Goodison Park in Liverpool was the first stadium built specifically for soccer when it opened in 1892, thanks to Everton F.C. After some renovations, Goodison Park became the first English soccer stadium to feature a three-tiered stand and a four-sided stadium with two-tiered stands.

Stadiums became more diverse in the early 1900s, after seeing a surge in the number of baseball parks in the United States and soccer stands in Europe in the late 1800s.

Building Material Abundance

Multiple English soccer stadiums were designed by Scottish architect Archibald Leitch beginning with Manchester’s Old Trafford in 1910. It was the first soccer stadium to feature continuous seating in all four corners.

White City Stadium, which hosted the 1908 Summer Olympics, was the first stadium to feature continuous seating tiers around the outside of a track rather than just standing terraces.

In the United States, football was instrumental in the development of concrete stadiums. Harvard Stadium, the oldest permanent concrete college stadium in the United States, first opened in 1903.

Osborn Engineering Company’s 1923 design for old Yankee Stadium resulted in the first three-tiered stadium in the United States, and possibly the world.

The first twenty to forty years of the twentieth century saw an explosion in stadium construction, with Leitch designing soccer stadium after soccer stadium in England and many colleges across the United States embracing concrete bowls for football. If you want to learn about UK Football, check out

The West Coast entered the fray with the opening of the Los Angeles Coliseum in 1923 and the Rose Bowl in 1922, both of which showcased the strength of a Roman-styled bowl stadium constructed out of concrete, joining the old Wembley Stadium in 1923, a towering structure in London.

Those are Not Appealing

Wood, concrete, and steel were just some of the materials that began to be used in stadium construction in the first half of the twentieth century. However, as stadiums grew in size and popularity, they ushered in an era in the United States during the 1950s and 1960s in which massive concrete structures were constructed in a style that was neutral enough to accommodate a wide variety of events. Coliseum in Oakland is one of the few examples still standing; it opened in 1966 and is the only stadium in existence to host an NFL and MLB team. Domed stadiums, the first of which was the nearly 68,000-seat Astrodome in 1965, were also conceived along these lines. The need for synthetic grass emerged concurrent with the development of fully enclosed stadiums. In addition to popularizing domes and artificial turf, the Astrodome also pioneered the use of luxury boxes, which have since proliferated and are now frequently at the forefront of design debates.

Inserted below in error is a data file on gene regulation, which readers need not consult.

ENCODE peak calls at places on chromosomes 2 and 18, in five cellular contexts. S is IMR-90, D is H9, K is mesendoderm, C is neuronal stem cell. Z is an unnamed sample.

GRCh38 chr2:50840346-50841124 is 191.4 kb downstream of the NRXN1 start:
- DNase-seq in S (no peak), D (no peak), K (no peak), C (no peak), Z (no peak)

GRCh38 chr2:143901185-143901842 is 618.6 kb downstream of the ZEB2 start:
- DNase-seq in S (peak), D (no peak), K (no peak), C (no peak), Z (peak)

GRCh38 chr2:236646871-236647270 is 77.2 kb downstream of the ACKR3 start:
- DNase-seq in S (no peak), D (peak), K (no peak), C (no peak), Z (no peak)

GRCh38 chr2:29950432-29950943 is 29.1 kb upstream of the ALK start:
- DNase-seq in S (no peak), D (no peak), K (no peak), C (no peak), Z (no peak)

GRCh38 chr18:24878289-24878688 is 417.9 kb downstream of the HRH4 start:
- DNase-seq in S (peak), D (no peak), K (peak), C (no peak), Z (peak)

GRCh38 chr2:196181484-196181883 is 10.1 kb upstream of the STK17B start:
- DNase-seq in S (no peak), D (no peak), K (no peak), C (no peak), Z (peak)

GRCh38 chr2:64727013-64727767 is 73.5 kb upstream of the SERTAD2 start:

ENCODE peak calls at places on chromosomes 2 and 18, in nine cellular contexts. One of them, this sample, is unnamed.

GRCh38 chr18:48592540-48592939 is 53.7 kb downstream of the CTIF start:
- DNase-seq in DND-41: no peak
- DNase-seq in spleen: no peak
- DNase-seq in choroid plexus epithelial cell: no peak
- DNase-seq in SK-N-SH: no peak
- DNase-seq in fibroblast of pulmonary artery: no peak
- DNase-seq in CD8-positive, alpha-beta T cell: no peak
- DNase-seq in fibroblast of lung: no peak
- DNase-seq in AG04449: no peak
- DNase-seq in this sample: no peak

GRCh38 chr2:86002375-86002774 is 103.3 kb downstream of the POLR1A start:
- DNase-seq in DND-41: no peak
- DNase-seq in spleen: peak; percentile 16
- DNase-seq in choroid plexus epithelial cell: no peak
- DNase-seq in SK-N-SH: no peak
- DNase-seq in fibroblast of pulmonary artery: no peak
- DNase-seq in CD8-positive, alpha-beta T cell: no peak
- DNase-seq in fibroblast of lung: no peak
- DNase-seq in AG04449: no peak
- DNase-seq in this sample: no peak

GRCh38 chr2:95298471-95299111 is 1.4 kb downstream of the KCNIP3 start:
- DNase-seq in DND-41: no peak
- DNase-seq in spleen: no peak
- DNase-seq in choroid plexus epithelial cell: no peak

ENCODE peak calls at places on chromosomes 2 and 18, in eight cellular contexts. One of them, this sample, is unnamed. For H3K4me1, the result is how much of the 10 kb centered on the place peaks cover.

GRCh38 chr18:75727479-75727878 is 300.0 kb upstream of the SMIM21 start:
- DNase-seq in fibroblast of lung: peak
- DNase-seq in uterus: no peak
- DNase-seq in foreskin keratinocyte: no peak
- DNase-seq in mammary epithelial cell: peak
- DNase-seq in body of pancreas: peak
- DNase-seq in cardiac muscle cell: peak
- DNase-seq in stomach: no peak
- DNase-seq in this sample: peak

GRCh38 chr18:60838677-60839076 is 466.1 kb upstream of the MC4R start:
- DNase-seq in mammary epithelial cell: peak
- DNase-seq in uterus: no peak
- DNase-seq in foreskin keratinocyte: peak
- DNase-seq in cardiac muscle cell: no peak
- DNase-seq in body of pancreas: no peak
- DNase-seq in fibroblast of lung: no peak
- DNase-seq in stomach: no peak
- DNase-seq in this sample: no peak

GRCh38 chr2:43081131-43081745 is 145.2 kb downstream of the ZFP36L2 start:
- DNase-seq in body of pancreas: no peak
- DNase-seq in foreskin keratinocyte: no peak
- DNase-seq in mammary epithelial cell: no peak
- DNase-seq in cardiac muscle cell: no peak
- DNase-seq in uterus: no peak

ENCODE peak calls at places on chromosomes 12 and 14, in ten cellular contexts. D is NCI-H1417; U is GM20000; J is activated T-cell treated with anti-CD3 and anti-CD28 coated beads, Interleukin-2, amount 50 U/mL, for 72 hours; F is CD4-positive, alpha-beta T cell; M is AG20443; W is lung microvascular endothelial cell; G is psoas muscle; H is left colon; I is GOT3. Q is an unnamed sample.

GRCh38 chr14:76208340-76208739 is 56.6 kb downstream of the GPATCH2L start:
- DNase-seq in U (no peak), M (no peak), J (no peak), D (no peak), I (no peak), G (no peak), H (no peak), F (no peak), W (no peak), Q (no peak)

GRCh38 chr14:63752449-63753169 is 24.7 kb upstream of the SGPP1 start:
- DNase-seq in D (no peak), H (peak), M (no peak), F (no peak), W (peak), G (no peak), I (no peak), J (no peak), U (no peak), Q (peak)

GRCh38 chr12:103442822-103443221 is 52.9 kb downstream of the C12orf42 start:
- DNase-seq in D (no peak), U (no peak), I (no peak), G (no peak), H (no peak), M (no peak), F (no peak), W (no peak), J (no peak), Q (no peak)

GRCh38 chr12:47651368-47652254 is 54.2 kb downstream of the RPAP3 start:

What Caused the Backlash

In the 1970s, however, Kansas City opened Arrowhead Stadium and Kauffman Stadium, two stadiums designed specifically for baseball and football, respectively, to put an end to this trend.

Some teams opted for a sport-specific layout, such as the Dodgers’ Dodger Stadium in 1962, which featured engineering that minimized the number of poles in the way of spectators’ views. The SkyDome in Toronto, Ontario, was the first of its kind when it opened in 1989 with a retractable roof.

By the time 1992 rolled around and Baltimore’s Oriole Park at Camden Yards opened, stadiums tailored to individual sports were once again all the rage, and not just for the American pastime.

Both American college football and European soccer continued their pushes for larger stadiums in 2014. Camp Nou in Barcelona holds nearly 100,000 people, while Michigan Stadium in the United States holds 109,900 for non-racing events. For sports that don’t attract crowds of over 100,000, however, the creation of a more personal atmosphere has taken center stage. There is, of course, a clear distinction between the VIP rooms and the rest of us.